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A closer look at the Constitution – Part 7

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The discussion on the constitution has become far too political and it is not sufficient for persons to give their views on the proposed constitution, but it is now commonplace to tell people how to vote, so much so that one political party is telling persons to vote yes and the other is telling them to vote no. There is no doubt that the issue has polarized the nation.{{more}} The consultation started out in a spirit of bipartisanship but the unity has dissipated and the two parties are pitted against each other. Political electioneering and rumors have become the order of the day. Suspicion has marred the process. It might have been more helpful if the real politicians had taken a backseat and allowed civil society to deal with it. We have a duty to educate and provide information for the enlightenment of the nation about a document as important as a constitution.

Last week we looked at the role of the Senator who would be part of the National Assembly. The proposed constitution provides for ten senators and these will be allocated according to the percentage amount of votes polled by the parties. This week we will look at some other aspects for your enlightenment.

Reporting system

The proposed constitution provides for a reporting system. The elected representatives who have assumed the role as caretaker of the constituency must report to the National Assembly. Section 87 states:

“Every representative shall meet formally with his constituents in relation to his representation of his constituency, not less than once every six months, and within that same period in relation to such representation, he shall submit a report in writing in the National assembly on behalf of his constituents.”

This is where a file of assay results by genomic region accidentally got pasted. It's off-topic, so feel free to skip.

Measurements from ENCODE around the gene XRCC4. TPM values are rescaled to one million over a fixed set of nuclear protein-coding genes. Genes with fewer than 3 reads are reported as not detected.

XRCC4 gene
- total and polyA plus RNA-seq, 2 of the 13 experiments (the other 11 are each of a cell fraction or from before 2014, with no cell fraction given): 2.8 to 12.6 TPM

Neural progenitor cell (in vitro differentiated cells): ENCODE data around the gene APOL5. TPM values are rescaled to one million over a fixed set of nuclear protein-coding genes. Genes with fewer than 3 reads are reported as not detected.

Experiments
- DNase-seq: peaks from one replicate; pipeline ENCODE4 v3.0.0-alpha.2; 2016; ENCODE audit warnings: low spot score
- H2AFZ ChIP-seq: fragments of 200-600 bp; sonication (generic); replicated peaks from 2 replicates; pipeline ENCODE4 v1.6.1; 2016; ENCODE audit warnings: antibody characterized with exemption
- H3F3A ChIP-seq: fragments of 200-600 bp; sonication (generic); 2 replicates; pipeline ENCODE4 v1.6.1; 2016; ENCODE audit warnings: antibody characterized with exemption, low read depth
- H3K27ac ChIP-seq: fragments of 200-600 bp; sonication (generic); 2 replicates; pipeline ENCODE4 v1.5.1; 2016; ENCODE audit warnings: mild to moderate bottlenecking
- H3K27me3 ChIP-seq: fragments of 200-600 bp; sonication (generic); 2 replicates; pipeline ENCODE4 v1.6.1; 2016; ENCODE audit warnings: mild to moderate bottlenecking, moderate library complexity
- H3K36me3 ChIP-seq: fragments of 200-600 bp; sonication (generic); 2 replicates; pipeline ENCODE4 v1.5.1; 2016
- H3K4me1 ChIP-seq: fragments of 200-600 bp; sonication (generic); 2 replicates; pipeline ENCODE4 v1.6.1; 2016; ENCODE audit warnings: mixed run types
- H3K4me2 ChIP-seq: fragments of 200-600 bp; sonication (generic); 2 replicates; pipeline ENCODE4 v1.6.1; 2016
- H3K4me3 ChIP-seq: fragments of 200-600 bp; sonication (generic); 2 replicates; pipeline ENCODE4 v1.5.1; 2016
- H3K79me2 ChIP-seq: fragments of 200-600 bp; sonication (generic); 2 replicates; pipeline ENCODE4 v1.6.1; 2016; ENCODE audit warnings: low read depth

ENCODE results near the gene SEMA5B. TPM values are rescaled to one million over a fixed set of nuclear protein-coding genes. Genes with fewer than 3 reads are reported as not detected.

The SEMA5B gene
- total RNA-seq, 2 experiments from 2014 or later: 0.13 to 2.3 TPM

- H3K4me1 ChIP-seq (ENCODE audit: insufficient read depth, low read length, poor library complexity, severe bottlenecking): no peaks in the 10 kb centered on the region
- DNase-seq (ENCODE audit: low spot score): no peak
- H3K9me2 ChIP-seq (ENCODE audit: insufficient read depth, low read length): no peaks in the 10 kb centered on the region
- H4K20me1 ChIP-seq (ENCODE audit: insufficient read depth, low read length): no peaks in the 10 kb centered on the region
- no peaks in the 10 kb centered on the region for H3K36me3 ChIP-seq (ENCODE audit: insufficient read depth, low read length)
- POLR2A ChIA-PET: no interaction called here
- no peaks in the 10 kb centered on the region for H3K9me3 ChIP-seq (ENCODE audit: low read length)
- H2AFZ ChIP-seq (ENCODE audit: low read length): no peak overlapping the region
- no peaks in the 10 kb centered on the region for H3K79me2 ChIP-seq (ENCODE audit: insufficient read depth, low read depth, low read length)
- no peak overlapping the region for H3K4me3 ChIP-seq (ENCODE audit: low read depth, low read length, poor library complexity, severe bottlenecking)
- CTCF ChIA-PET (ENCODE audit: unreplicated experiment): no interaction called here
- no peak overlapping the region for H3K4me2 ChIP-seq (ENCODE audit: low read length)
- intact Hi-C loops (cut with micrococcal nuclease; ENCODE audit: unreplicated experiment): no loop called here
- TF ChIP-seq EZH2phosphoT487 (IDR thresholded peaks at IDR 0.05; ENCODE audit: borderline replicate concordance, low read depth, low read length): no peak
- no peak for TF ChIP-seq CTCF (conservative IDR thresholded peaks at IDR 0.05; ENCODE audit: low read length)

The standing order would require an oral presentation and for the National Assembly to adopt the report. It would also require the Speaker to inform the Assembly of any default by any Representative in discharging his obligation. Hence an elected representative cannot, after his election, take a comfortable seat and decide to ignore his constituency. His stewardship would be in the face of the nation.

Cooperation for better Government

Section 89 is a curious little section it constitutes Part 6 of the Constitution. It simply states that “nothing in the constitution shall be construed as either prohibiting, or inhibiting the reaching of consensus in the National Assembly and the fostering of cooperation between the Government and those who do not support the Government. It would be interesting to see this in operation.

Educate the People

The debate is now widening, the public discourse is gathering strength and information appears to be circulating. Almost all the columnists in the weekend news papers are getting into the act. Obviously this rare occurrence came after the constitution was made available to the ordinary man via the newspaper. The statement that the populace had enough time through consultation etc. for six years cannot be fair. Many persons are now seeing the constitution in a tangible form and a constitution is not a fly by night document, it is an important document that would affect our lives and that of generation to come. It is written in technical legal language and it takes a while for the ordinary man to digest. We need to continue to educate the populace without the political malice.

I will look at the issue of life tenure for magistrates next week, among others.

Ada Johnson is a solicitor and barrister-at-law.
E-mail address is: exploringthelaw@yahoo.com

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